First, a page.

If you’re one of 10,000 Microsoft workers slated for layoff soon, there’s very little solace in being told it’s part of a “Big Tech” efficiency trend that now extends to more than 154,000 layoffs in less than a year. After all, it wasn’t your fault many of the industry’s household names over-hired during the pandemic and the short boom that followed.
It’s also important to keep a sense of perspective: Your long-term options may be better than you think, especially in an economy still hungry for talent. One such employment option may be Wisconsin.
Whether it is through remote work or physically moving, tech workers who have lost jobs since layoffs began may find themselves landing on their feet sooner than imagined. It might not be in Seattle or Silicon Valley, but it could be in one of America’s emerging tech hubs in the Heartland – either remotely or by relocating for an improved quality of life.
The national unemployment rate was 3.5% in December 2022, below what many economists describe as a “full employment rate” of 4%. In Wisconsin, the jobless rate was 2.8% for December, meaning there are plenty of companies – tech, manufacturing or otherwise – looking for people with skills.
Those companies may not be able to offer a coastal salary, but they can provide intangibles. Tech workers don’t often move for tax cuts, but they do relocate for attractive places to live and work.
Many surveys have ranked Wisconsin high in that department. For example, an annual “Top 100 Places to Live” ranking by Livability.com in mid-2022 included six mid-sized Wisconsin cities: Madison (No. 1), Waukesha (No. 12), Appleton (No. 39), Green Bay (No. 74); Eau Claire (No. 78) and La Crosse (No. 89). Larger cities such as Milwaukee weren’t included in the Livability.com rankings, but the Cream City has showed up on similar lists.
The kind of skills that make for a productive worker at Microsoft, Meta, Salesforce or Amazon can translate pretty easily into some of Wisconsin’s strong business sectors, such as finance, insurance, health care, energy and advanced manufacturing.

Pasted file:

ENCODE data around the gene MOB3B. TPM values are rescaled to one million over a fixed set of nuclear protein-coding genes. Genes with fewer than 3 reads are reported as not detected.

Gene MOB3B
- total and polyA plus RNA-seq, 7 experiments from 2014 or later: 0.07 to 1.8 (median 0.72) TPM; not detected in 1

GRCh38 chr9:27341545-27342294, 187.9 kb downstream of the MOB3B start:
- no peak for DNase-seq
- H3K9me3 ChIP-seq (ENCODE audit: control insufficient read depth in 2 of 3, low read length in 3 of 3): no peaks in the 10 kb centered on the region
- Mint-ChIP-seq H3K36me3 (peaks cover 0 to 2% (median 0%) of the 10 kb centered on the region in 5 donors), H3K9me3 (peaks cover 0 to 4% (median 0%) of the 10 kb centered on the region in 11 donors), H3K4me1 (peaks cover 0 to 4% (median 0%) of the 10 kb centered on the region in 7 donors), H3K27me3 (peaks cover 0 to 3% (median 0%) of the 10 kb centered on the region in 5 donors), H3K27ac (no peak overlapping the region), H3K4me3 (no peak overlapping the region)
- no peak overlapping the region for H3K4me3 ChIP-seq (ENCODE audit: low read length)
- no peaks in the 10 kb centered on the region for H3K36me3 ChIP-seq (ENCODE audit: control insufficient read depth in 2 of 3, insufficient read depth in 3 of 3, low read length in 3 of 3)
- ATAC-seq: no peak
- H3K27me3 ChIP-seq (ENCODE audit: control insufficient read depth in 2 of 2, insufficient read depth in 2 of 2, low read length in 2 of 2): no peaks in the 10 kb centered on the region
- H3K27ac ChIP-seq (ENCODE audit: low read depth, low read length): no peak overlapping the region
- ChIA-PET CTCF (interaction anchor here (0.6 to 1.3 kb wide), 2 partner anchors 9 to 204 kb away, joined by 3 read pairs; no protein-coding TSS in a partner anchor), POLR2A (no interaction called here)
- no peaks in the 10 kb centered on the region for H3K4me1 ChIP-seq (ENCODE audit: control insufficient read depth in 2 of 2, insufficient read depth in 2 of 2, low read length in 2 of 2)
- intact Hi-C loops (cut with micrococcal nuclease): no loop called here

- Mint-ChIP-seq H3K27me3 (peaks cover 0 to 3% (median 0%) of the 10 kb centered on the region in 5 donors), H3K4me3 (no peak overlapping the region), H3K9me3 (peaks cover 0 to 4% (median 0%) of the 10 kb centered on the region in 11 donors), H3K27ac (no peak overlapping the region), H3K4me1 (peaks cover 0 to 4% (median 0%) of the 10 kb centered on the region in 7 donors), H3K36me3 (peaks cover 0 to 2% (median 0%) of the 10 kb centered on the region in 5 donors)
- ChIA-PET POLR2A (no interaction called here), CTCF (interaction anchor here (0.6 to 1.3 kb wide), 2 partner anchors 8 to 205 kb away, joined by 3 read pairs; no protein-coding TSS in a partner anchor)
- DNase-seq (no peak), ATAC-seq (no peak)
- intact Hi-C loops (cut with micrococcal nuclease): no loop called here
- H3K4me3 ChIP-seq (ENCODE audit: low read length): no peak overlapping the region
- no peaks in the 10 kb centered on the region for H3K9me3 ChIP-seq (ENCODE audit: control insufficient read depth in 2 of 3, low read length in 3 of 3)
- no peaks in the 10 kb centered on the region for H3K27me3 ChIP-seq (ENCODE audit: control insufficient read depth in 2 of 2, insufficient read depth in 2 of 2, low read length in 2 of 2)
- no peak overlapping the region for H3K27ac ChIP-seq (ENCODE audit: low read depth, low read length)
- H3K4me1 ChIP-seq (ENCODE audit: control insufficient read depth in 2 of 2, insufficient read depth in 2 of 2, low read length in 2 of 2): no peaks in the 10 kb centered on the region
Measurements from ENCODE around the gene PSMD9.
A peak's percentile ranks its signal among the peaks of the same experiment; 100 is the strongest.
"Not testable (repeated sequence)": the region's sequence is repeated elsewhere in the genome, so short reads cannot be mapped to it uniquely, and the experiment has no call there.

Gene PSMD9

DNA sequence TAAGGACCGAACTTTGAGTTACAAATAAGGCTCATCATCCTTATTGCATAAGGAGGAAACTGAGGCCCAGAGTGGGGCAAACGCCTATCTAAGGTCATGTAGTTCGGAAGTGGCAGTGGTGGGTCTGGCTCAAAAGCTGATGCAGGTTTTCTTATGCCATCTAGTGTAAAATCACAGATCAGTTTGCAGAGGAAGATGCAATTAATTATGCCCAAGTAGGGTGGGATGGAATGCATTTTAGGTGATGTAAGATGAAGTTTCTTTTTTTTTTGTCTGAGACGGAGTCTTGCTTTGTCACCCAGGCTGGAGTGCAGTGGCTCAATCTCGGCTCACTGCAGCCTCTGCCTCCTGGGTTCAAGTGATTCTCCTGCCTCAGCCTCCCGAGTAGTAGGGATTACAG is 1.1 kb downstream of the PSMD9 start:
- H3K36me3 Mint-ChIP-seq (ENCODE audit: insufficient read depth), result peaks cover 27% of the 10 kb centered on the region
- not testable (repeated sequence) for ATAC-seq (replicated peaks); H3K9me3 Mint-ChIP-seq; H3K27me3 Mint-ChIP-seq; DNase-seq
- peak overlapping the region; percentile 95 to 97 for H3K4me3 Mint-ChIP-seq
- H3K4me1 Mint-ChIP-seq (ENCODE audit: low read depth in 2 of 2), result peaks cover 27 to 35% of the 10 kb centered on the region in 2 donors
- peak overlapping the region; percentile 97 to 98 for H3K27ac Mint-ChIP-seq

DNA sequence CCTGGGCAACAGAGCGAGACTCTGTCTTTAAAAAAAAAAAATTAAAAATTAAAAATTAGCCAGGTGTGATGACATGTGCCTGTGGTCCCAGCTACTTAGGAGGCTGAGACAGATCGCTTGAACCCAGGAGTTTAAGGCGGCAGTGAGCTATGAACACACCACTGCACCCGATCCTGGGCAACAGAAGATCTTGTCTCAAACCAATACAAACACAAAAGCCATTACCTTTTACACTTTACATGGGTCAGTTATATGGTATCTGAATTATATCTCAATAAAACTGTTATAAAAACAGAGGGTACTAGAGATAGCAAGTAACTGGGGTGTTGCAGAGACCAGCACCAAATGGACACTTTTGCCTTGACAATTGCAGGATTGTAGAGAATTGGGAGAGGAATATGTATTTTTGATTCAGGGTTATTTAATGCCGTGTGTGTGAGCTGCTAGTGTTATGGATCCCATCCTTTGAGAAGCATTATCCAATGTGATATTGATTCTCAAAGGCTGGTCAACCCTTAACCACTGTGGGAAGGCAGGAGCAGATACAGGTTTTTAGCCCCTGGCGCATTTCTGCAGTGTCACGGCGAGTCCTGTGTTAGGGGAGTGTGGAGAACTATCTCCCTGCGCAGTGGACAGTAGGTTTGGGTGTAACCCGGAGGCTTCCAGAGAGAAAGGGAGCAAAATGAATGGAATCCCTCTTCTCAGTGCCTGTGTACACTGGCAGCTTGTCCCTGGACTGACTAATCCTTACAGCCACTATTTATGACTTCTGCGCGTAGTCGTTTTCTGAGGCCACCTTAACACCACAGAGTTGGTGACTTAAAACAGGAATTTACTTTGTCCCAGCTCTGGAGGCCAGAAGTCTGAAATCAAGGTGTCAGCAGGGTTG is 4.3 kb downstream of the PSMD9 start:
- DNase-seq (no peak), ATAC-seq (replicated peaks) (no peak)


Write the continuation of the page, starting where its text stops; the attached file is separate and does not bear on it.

There is also every chance current woes within Big Tech will be short-lived. Major tech companies probably over-hired, but the tech industry isn’t about to stop growing. Because all types of businesses and industries recognize they need better technology to compete, sectors such as analytics, artificial intelligence, automation and cybersecurity will remain on an upward curve.
Microsoft is one example. Its layoff announcement came as the company was rumored to be expanding its investment in OpenAI, the company that developed ChatGPT. That artificial intelligence platform has caused excitement – and some trepidation – since previewing in late November. ChatGPT is a text-based chatbot that can draft prose, poetry or even computer code on command; Microsoft invested $1 billion in OpenAI in 2019.
Amazon is another. It has slowed its warehouse expansion, but it still added space in 2022 equal to about half of Walmart’s distribution capacity. It has announced about 18,000 layoffs; it still has a workforce of about 1.46 million people.
Still, there are trickle-down threats to the overall economy – and startup companies. Slowed inflation and the possibility of reduced interest rate hikes could lessen the threat of a recession, unless the markets manage to talk themselves into one. Failure to resolve the federal debt ceiling problem would hurt, too.
Angel and venture capitalists react to market trends, and they could continue their caution about new investments in favor of protecting those already in their portfolios. Larger tech companies sometimes acquire startups, so that could mean fewer profitable exits for emerging tech firms as they follow more austere paths.
Those trends could affect Wisconsin as much as any state, but the state may also offer opportunities for laid-off tech workers in search of a job. The workforce “body gap” isn’t going away, and certainly not in Wisconsin.
Tom Still is president of the Wisconsin Technology Council. He can be reached at firstname.lastname@example.org.